The primary benefit of acupuncture for endometriosis might be relief from pain. Acupuncture for endometriosis might also help women become pregnant after in vitro fertilization procedures. Other menstrual disorders, such as problems ovulating, severe cramping, and irregular menstrual cycles, might improve with this alternative form of therapy.
Acupuncture for endometriosis and other health concerns represent a growing area of study as supplemental therapy to traditional medical treatment. A study at an acupuncture institute in Austria showed pain levels decreased in 101 women treated with acupuncture. All study participants suffered from endometriosis, with varying levels of pain reported.
Two groups of women received 10 acupuncture treatments twice each week for more than a month. The women, ranging in age from 20 to 40 years old, rated pain levels before and after the experiment. All participants reported relief from pain associated with the disorder afterward. Researchers concluded additional study might shed more light on the benefits of acupuncture for endometriosis.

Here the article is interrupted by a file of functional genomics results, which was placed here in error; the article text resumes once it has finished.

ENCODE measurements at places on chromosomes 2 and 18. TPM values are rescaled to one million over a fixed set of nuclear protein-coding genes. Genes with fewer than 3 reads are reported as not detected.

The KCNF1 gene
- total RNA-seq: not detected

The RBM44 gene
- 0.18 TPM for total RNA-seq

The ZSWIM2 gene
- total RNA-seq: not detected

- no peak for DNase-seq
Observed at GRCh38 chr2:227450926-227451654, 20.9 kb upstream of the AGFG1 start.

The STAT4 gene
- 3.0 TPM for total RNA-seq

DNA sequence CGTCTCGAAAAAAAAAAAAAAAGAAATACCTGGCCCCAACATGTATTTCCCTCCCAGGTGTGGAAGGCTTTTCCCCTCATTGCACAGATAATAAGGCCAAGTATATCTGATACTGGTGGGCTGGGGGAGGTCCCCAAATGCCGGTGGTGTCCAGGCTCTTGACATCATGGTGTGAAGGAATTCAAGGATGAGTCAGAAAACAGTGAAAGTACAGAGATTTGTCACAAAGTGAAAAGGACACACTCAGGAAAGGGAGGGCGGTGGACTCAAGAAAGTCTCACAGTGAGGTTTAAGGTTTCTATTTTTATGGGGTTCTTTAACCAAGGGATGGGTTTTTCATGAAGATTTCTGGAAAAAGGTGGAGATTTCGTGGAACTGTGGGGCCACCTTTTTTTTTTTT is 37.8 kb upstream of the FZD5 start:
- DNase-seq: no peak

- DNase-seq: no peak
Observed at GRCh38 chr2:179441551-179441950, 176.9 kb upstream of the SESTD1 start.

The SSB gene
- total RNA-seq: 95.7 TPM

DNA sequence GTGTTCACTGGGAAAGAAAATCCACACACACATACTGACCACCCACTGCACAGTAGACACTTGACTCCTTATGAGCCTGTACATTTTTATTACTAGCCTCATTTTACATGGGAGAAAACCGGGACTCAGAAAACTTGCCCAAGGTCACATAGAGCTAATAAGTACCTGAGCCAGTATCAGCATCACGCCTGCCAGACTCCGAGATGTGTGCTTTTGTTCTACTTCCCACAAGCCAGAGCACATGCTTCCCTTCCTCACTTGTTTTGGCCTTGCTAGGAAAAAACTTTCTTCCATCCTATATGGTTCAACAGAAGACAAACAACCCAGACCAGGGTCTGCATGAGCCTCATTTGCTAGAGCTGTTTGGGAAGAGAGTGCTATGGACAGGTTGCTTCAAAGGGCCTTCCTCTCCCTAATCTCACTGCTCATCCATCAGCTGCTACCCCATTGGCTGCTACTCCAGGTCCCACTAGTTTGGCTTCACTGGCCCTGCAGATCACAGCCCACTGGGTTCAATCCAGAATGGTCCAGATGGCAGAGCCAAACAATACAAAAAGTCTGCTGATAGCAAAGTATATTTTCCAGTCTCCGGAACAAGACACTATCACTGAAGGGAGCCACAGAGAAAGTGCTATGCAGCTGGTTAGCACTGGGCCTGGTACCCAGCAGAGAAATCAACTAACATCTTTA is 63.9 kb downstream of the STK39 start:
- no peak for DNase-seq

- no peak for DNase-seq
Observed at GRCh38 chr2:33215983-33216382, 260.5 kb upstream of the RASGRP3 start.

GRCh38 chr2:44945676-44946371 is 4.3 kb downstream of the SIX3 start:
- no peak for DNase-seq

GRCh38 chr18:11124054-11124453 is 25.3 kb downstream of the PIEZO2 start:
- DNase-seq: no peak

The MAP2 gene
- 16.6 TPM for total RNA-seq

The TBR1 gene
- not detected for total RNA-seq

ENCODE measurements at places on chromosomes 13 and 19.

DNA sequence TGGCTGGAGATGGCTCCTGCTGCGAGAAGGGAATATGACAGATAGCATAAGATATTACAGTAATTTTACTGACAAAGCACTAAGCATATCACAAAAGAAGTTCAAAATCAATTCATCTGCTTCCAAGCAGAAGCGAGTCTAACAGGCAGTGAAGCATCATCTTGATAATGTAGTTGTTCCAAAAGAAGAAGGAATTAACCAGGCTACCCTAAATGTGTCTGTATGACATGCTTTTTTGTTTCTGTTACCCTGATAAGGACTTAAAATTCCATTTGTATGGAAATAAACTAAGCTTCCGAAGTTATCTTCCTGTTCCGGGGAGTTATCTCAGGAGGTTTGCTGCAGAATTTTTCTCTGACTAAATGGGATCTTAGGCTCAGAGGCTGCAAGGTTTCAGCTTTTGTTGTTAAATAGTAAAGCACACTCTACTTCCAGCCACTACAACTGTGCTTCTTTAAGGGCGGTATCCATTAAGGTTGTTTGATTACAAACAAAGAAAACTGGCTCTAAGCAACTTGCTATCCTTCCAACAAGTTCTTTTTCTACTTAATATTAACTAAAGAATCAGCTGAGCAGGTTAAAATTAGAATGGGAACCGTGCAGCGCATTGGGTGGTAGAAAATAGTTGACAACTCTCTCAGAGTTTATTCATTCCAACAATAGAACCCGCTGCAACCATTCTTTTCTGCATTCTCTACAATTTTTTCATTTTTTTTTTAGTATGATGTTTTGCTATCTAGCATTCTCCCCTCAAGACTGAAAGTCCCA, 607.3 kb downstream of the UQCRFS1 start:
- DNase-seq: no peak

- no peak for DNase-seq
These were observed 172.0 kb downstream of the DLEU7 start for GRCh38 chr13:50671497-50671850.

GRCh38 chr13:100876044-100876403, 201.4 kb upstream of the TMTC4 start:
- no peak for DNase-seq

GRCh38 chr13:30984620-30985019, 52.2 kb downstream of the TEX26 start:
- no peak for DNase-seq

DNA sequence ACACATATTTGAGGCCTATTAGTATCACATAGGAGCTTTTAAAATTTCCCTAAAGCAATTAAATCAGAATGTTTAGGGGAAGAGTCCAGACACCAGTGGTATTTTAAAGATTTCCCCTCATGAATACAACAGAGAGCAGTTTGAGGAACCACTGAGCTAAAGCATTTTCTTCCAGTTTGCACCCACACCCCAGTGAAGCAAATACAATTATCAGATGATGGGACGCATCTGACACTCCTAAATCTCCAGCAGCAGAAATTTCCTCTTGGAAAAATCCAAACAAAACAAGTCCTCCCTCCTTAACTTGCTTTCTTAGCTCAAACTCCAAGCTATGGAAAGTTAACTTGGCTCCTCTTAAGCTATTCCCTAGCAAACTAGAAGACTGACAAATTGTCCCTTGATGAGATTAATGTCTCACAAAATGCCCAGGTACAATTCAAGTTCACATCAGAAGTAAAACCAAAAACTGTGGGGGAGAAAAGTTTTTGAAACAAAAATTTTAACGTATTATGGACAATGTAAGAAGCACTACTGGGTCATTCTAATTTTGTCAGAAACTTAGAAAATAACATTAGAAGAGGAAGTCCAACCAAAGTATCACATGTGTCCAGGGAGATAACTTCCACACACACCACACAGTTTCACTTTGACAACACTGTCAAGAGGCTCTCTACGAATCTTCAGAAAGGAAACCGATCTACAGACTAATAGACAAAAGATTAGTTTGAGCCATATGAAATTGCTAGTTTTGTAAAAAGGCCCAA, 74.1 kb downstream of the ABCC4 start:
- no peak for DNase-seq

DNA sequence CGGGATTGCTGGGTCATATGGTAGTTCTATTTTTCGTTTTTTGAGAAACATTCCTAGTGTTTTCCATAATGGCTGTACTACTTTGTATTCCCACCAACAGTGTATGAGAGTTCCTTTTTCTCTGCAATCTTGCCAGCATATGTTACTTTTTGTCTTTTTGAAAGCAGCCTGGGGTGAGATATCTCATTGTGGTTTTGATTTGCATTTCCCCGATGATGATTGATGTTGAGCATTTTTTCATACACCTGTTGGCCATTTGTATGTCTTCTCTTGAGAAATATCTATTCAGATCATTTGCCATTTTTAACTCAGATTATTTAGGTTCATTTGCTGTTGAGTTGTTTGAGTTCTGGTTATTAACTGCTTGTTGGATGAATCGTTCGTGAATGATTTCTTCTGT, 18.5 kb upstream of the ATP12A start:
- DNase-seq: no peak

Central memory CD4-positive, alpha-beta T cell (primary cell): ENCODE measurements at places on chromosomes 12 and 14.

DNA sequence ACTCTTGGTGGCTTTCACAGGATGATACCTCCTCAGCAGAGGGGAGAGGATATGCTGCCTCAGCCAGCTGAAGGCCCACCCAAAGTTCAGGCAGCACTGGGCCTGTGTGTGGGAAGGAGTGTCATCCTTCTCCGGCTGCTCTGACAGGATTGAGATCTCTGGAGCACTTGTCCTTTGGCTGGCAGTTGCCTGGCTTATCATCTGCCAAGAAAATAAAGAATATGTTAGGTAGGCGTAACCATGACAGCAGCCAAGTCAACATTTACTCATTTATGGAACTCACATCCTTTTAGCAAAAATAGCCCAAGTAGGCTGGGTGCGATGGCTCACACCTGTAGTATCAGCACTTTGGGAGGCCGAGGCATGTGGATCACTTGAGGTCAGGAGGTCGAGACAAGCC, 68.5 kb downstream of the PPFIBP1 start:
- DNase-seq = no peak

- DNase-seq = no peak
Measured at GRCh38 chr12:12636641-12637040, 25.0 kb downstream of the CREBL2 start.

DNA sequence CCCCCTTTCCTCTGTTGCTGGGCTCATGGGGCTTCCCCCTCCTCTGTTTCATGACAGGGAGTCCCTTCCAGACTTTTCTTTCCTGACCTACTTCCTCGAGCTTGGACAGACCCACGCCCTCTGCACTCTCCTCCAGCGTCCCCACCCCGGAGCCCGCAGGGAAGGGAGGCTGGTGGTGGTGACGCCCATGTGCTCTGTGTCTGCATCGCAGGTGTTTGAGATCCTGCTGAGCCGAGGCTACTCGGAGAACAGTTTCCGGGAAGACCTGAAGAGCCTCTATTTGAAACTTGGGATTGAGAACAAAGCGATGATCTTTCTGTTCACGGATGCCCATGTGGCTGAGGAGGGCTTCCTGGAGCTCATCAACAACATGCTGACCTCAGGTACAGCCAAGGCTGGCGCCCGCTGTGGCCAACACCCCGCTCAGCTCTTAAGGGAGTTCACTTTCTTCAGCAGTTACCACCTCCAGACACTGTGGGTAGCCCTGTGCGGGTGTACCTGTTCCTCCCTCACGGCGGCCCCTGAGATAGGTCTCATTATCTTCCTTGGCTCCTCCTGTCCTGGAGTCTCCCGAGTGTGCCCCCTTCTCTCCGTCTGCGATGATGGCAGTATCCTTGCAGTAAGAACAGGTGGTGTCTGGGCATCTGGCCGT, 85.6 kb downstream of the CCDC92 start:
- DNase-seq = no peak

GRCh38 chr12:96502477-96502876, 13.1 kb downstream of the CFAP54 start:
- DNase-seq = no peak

An earlier study using adolescent girls revealed changes in bodily chemicals linked to inflammation after acupuncture treatments. The teens were treated with Japanese acupuncture, a form of therapy using very thin needles without herbal supplements typically used by Chinese and Korean acupuncturists. Scientists suggested a larger sampling of teenagers in further studies to determine the significance of these results.
Endometriosis occurs when cells outside the uterus form inflamed lesions, leading to pain and infertility in some women. These cells contain the same hormonal composition as cells found inside the uterus that regulate menstruation. Traditional treatment for the disorder in Western societies includes surgery to remove growths, anti-inflammatory drugs to ease pain, and oral contraceptives to regulate hormonal imbalances.
Acupuncture consists of inserting and manipulating thin needles into precise areas of the body to stimulate the immune system. The theory behind this ancient form of Asian medicine centers on meridians, described as paths linked to organs along which life energy, or qi, flows. Stimulating these channels might release endorphins and other chemicals in the brain that block pain signals. Acupuncturists aim to establish harmony in energy flow between the body and the mind.
The World Health Organization and other medical agencies suggest acupuncture in conjunction with more traditional treatments for endometriosis. It is considered a safe alternative therapy with no known harmful side effects. The medical community estimates 15 percent of all females who suffer from severe menstrual pain might be afflicted with endometriosis.